Hell and gore: High levels of PFAS in crayfish yet another sign of an intoxicated world
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Hell and gore: High levels of PFAS in crayfish yet another sign of an intoxicated world

If you were planning on hosting or attending a crayfish party this weekend, you might want to hold off on pouring that schnapps – at least if the crayfish were caught in Swedish lakes. A new test study shows that Swedish crayfish are loaded with PFAS, yet another sign that we have exceeded the limit for how much PFAS the planet can take.

Last week, independent testing and research company Testfakta published a study (article in Swedish) revealing high levels of the chemical group PFAS in Swedish crayfish – much higher than those found in crayfish imported from Turkey, Spain, and Egypt. This has of course put a heavy damper on crayfish parties all over Sweden, traditionally held in August.

 

Toxic, persistent, and everywhere

The fact that PFAS can be found in crayfish is not all that surprising. The PFAS issue is a hot topic all over the world; new studies are published every week, proving that these chemicals have spread to every corner of the planet and every person on earth. Along with these studies, scientists discover more and more negative effects of PFAS exposure, causing the current safe limit values for drinking water to be in the process of being lowered to somewhere between one twentieth and one fiftieth of today’s levels.

At the beginning of August, researchers at Stockholm University published a study showing that rainwater from remote places such as Tibet and Antarctica contains higher levels of PFAS than what the US Environmental Protection Agency proposes as a new limit value for drinking water.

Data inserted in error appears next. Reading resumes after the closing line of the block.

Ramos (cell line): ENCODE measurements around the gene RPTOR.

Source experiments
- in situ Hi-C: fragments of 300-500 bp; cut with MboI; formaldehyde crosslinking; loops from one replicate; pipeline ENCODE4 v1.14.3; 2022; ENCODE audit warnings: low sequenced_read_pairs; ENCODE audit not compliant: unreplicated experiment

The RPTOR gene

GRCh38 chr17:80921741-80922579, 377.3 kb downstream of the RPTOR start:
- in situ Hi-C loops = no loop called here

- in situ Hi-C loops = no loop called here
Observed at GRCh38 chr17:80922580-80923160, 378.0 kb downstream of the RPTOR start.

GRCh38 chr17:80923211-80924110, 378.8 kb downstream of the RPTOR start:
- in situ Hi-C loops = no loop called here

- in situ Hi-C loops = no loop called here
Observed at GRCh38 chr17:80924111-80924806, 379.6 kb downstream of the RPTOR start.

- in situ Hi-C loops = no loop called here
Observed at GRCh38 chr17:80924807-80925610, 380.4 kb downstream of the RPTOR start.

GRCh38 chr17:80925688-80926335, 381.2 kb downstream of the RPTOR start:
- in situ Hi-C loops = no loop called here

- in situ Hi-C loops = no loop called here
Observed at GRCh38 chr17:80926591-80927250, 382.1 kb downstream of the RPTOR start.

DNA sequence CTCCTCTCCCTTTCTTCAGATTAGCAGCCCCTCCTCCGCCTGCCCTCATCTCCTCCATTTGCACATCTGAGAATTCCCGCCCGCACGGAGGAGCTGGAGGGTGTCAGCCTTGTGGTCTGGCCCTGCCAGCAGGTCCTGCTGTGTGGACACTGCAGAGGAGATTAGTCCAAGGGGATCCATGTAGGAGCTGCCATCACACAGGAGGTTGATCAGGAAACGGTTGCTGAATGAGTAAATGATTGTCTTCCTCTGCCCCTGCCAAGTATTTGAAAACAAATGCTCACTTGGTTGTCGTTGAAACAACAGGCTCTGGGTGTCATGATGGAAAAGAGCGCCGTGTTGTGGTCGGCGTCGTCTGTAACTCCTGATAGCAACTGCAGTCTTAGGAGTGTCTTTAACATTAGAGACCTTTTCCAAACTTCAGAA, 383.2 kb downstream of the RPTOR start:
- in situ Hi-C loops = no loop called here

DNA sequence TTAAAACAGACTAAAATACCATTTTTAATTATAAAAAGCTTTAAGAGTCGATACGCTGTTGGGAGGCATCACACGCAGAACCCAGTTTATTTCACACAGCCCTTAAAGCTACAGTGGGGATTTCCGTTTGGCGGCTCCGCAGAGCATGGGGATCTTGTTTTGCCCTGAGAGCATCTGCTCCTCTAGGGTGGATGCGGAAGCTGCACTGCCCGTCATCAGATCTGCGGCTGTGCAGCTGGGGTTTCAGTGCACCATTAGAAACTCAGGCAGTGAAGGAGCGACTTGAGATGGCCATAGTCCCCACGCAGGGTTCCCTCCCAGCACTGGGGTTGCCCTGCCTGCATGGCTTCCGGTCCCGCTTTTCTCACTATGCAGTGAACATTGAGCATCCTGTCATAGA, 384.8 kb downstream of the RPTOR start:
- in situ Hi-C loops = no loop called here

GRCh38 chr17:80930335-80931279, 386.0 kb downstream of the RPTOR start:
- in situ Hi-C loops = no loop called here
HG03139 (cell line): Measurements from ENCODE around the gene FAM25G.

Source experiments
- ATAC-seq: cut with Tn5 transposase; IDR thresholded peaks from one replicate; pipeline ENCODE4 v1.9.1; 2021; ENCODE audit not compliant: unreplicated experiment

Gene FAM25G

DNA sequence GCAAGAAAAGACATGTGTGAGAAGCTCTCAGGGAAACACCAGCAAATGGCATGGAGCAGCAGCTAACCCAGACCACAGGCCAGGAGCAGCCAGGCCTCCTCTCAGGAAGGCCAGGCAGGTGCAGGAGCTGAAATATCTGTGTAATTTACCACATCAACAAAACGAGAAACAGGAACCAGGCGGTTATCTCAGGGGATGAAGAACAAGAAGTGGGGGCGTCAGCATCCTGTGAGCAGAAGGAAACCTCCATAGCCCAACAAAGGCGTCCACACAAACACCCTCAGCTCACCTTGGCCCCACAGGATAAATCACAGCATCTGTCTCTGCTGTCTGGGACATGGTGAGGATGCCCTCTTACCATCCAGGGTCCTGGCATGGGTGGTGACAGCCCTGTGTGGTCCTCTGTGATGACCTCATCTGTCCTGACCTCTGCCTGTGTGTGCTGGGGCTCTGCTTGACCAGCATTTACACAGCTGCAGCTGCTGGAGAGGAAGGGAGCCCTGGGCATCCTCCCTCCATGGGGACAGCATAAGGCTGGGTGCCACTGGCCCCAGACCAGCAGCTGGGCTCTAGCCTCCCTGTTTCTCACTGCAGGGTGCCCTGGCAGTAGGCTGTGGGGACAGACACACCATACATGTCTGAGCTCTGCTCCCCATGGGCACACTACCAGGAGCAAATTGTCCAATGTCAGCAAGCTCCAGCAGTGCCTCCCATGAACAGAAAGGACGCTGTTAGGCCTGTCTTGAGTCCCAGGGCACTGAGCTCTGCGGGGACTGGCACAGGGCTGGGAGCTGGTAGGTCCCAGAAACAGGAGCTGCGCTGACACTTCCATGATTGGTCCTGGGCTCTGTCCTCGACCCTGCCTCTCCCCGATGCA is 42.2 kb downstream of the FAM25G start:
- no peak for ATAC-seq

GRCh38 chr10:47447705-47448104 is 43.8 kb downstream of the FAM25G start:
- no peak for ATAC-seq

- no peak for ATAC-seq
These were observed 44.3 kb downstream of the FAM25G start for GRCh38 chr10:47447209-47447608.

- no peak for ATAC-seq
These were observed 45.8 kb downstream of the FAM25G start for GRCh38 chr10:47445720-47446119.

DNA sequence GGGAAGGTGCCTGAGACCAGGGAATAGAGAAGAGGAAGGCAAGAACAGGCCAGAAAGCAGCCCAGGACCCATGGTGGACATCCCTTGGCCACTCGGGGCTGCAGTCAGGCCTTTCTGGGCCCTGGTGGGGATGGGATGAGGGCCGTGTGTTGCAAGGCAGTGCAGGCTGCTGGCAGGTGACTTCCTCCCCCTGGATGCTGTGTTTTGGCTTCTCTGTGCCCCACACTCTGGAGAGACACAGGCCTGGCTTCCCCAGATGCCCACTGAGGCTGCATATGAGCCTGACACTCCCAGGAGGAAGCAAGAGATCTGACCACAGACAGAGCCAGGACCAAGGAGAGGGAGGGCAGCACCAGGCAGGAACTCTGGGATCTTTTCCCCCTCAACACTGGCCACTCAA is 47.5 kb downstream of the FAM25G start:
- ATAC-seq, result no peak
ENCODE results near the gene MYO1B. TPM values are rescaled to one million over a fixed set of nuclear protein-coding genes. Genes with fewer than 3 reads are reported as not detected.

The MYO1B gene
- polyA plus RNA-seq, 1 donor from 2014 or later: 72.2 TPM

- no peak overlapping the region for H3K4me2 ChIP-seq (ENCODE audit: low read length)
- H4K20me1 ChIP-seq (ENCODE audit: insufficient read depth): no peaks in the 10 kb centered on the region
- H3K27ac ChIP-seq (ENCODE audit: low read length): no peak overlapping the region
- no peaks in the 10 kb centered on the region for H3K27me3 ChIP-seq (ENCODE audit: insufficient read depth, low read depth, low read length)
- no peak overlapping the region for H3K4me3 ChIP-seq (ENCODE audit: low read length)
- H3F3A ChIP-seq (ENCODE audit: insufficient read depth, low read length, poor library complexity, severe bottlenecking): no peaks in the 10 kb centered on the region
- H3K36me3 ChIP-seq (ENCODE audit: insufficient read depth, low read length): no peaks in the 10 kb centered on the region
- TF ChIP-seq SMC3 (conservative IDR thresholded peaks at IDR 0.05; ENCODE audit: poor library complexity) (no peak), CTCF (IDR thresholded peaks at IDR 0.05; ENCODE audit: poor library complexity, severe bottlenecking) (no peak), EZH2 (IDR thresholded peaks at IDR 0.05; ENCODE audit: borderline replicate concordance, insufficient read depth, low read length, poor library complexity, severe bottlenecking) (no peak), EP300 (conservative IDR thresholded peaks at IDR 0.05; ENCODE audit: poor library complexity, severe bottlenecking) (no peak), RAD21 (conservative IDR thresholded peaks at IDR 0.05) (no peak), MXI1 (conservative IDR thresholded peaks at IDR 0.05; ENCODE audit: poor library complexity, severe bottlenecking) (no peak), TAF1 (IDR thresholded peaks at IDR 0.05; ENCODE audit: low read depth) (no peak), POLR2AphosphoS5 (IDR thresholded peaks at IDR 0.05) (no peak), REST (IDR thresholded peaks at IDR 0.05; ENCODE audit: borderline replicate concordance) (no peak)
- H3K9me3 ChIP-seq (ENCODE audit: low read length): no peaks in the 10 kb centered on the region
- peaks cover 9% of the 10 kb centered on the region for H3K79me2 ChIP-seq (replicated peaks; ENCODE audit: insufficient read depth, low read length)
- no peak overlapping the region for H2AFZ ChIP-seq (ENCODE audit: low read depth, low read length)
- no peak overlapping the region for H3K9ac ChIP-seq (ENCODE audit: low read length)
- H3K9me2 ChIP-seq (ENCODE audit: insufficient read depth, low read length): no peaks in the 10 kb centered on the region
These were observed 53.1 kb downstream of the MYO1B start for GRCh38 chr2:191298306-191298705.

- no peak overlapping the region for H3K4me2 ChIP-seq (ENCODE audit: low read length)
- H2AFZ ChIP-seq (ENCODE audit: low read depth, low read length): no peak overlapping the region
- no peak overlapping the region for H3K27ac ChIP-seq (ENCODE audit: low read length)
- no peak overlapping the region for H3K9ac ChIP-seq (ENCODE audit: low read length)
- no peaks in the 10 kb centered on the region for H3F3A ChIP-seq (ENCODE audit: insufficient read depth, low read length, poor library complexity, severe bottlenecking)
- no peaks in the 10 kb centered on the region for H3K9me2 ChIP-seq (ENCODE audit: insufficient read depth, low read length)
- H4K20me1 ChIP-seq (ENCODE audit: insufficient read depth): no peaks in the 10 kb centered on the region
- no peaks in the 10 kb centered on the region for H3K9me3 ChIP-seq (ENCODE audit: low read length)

In light of these facts, it’s clear that we have exceeded the planet’s limits for how much PFAS it can tolerate.

“Rainwater from Tibet and Antarctica contains higher levels of PFAS than what the US EPA proposes as a new limit value for drinking water”

PFAS are also called “forever chemicals”, because they break down so slowly that they basically remain in nature – and in us – “forever”, causing levels to constantly increase, as long as manufacturers continue to produce and use them. The substances have been linked to several diseases and health issues, including cancer, infertility, high cholesterol and impaired immune function.

 

The wheels are turning – but slowly

There are now ongoing legal cases in both Europe and the US, as well as other parts of the world, where residents exposed to high levels of PFAS are seeking justice. An EU-funded study, testing the blood of Europeans for chemicals, found that European teenagers have high levels of PFAS in their bloodstream.

Various processes to properly regulate PFAS are now finally underway in the EU and elsewhere. But legislation takes time. In the meantime, it is important that we do what we can to remove the forever chemicals from new products. At ChemSec – for example – we gather over 80 companies, including H&M, Levis, and Ralph Lauren, in the PFAS Movement, calling for quick and effective regulation of the entire group of PFAS.

 

All PFAS sources must be considered

So how should one reason when it comes to crayfish? The proposed limit of five to seven crayfish per week for a person weighing 70 kilograms, in accordance with set PFAS limit values, doesn’t consider any other environmental toxins that we ingest through the crayfish. Nor are all other sources through which we ingest PFAS taken into account: drinking water, food packaging, hygiene products, textiles, and more.

Many of us at ChemSec are opting out of crayfish this year. Those who choose to do the same should direct their frustration over the cancelled crayfish party at legislators and major companies, who have the power to speed up the phase-out of these harmful substances.